Analysis of Firmware Security in Embedded ARM Environments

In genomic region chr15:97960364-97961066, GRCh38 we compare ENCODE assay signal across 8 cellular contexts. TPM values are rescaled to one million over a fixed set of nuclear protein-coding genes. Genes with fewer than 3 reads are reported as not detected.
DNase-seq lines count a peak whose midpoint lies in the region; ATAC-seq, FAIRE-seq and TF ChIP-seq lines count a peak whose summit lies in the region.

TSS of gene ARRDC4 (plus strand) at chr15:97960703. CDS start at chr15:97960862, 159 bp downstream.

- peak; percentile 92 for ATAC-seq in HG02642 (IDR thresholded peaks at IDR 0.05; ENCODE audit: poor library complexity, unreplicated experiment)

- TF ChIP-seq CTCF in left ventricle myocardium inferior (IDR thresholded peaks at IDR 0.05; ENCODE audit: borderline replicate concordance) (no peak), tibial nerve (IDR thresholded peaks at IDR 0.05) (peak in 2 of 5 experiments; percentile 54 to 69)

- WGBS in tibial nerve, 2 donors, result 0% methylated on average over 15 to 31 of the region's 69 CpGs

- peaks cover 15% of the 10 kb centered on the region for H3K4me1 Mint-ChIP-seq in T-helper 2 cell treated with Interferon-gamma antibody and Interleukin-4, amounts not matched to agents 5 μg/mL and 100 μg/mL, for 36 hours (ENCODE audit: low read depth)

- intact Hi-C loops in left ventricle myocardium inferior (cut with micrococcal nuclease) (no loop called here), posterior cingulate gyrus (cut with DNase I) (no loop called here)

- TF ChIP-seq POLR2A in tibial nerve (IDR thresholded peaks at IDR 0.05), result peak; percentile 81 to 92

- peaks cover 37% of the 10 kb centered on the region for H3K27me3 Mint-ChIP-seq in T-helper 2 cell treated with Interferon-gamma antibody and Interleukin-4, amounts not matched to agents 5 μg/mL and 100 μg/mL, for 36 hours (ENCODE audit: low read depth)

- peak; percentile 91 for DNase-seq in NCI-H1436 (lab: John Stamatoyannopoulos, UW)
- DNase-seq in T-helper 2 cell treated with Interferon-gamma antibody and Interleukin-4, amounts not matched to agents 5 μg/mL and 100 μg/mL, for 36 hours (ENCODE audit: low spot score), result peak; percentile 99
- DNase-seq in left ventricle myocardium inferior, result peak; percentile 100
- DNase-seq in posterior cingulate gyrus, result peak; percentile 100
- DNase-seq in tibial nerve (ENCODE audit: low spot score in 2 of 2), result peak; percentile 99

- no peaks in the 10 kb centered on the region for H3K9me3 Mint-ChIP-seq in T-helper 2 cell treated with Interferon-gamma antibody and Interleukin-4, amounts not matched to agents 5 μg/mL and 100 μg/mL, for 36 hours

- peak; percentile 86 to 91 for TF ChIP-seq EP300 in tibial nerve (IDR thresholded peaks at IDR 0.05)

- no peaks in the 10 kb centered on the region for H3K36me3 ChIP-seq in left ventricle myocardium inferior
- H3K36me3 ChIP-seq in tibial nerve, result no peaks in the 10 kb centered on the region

Modern enterprise-grade systems with virtually unlimited resources have many options when it comes to implementing state of the art intrusion prevention and detection solutions. These solutions are costly in terms of energy, execution time, circuit board area, and capital. Sustainable Internet of Things devices and power-constrained embedded systems are thus forced to make suboptimal security trade-offs. One such trade-off is the design of architectures which prevent execution of injected shell code, yet have allowed Return Oriented Programming (ROP) to emerge as a more reliable way to execute malicious code following attacks. ROP is a method used to take over the execution of a program by causing the return address of a function to be modified through an exploit vector, then returning to small segments of otherwise innocuous code located in executable memory one after the other to carry out the attacker's aims. We show that the Tiva TM4C123GH6PM microcontroller, which utilizes anARM Cortex-M4F processor, can be fully controlled with this technique. Firmware code is pre-loaded into a ROM on Tiva microcontrollers which can be subverted to erase and rewrite the flash memory where the program resides. That same firmware is searched for a Turing-complete gadget set which allows for arbitrary execution. We then design and evaluate a method for verifying the integrity of firmware on embedded systems, in this case Solid State Drives (SSDs). Some manufacturers make firmware updates available, but their proprietary protections leave end users unable to verify the authenticity of the firmware post installation. This means that attackers who are able to get a malicious firmware version installed on a victim SSD are able to operate with full impunity, as the owner will have no tools for detection. We have devised a method for performing side channel analysis of the current drawn by an SSD, which can compare its behavior while running genuine firmware against its behavior when running modified firmware. We train a binary classifier with samples of both versions and are able to consistently discriminate between genuine firmware and modified firmware, even despite changes in external factors such as temperature and supplied power.